UNITED NATIONS — U.N. investigators are compiling evidence on the development and use of chemical weapons by Islamic State extremists in Iraq after they seized about a third of the country in 2014, and are advancing work on the militant group’s gender-based violence and crimes against children, Sunni and Shiite Muslims, Christians and Yazidis, the head of the investigative team said Wednesday.
Christian Ritscher told the U.N. Security Council that survivors of a March 2016 chemical attack against Taza Khurmatu, a mainly Shia Turkmen town south of Kirkuk in northeast Iraq, were still deeply impacted when he visited earlier this year.
He said he has prioritized the investigation of chemical weapons used by the Islamic State, also known as ISIL.
“ISIL weaponized several chemical agents and deployed these as chemical rockets and mortars, as well as improvised explosive devices, in the vicinity of Taza Khurmatu” which hit residential neighborhoods and agricultural fields, Ritscher said.
The attack against Taza Khurmatu was believed to be the first use of chemical weapons by ISIL, according to the U.N. investigators. They have said more than 6,000 residents were treated for injuries and two children died within days of exposure while many survivors continue to suffer chronic and ongoing effects.
Ritscher said his team’s investigation “has provided specialized insight and analysis on the munitions, remnants and materials that were recovered” in Taza Khurmatu.
“Significant volumes of battlefield evidence, including ISIL payroll records and correspondence, were discovered, allowing the team to identify persons of interest and establish links to potential senior ISIL members,” he said.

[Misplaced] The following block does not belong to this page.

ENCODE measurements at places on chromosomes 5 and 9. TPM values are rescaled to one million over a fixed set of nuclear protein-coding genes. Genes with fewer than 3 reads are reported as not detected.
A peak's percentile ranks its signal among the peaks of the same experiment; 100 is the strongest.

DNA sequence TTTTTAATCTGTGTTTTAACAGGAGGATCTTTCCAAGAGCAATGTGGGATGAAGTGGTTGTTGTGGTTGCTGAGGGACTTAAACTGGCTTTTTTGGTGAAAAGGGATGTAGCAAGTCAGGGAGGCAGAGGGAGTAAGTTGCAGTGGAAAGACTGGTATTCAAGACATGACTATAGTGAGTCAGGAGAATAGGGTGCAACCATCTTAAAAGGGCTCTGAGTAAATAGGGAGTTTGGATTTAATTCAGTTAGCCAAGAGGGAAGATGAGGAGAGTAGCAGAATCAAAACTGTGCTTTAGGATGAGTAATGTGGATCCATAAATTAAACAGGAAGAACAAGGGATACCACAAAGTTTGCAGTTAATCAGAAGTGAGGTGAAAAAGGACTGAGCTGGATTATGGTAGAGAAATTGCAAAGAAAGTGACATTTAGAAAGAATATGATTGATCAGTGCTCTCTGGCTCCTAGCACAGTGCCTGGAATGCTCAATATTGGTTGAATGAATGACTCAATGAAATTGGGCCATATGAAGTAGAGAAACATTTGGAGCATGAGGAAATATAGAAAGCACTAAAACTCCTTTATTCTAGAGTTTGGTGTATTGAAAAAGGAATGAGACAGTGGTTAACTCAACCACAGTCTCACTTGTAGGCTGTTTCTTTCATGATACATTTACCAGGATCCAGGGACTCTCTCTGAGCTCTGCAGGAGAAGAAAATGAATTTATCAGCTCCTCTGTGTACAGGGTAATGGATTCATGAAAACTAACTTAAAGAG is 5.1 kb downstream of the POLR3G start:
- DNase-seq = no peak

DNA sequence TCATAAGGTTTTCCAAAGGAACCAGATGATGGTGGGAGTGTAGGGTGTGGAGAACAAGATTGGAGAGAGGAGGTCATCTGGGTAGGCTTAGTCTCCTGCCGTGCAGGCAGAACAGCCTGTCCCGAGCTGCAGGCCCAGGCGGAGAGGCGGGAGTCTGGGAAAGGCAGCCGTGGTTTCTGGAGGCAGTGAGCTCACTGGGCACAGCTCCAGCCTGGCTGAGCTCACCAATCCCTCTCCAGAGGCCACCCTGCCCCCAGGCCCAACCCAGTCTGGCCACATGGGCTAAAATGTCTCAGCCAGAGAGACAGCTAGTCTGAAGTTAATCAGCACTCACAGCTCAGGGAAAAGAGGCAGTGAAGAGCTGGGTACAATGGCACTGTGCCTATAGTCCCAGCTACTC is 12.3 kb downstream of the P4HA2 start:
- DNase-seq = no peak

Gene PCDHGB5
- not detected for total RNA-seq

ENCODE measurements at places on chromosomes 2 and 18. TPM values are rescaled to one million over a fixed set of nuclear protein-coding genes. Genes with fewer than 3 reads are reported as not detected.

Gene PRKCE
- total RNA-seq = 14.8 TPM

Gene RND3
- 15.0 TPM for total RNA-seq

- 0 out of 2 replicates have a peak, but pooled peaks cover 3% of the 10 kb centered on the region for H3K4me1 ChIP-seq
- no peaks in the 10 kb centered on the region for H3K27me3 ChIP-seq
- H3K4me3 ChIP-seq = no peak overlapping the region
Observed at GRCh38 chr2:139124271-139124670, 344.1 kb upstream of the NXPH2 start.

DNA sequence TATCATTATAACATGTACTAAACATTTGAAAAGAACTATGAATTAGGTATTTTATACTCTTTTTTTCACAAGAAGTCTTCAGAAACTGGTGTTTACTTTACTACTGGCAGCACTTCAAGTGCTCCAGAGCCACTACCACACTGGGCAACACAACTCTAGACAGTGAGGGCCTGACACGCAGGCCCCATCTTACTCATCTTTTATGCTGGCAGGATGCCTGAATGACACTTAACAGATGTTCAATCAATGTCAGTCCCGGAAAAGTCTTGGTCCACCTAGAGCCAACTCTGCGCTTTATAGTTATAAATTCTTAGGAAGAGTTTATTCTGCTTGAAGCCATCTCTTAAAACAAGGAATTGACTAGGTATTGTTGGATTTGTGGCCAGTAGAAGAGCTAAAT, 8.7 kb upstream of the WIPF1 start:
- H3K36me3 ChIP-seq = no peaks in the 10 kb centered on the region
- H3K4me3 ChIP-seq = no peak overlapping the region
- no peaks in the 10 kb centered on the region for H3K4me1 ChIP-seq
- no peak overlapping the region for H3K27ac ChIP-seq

Islamic State fighters seized Iraqi cities and declared a self-styled caliphate in a large swath of territory in Syria and Iraq in 2014. The group was formally declared defeated in Iraq in 2017 following a three-year bloody battle that left tens of thousands dead and cities in ruins. However, its sleeper cells continue to stage attacks in different parts of Iraq.
The U.N. Investigative Team to Promote Accountability for Crimes committed by the Islamic State group, known as UNITAD, which Ritscher heads, was established by the Security Council in 2017 to collect evidence so perpetrators of crimes by the Islamic State can be held accountable at trials. It has worked closely with Iraqi judicial officials.
A UNITAD report in May 2021 said the Islamic State group “tested biological and chemical agents and conducted experiments on prisoners ... causing death,” and an initial investigation was launched.
Ritscher assured the Security Council that “there is no shortage of evidence on ISIL crimes in Iraq, as ISIL was a large-scale bureaucracy that documented and maintained a state-like administrative system.”
He said his team has led efforts that have so far digitized 8 million pages of ISIL documents held by Iraqi authorities, including Kurdish officials, and as a next step UNITAD is establishing a central archive “that will be the unified repository of all digitized evidence against ISIL.”
Ritscher said UNITAD is also prioritizing “persons of interest” living in other countries and is currently supporting criminal proceedings against alleged members and supporters of ISIL in 17 countries.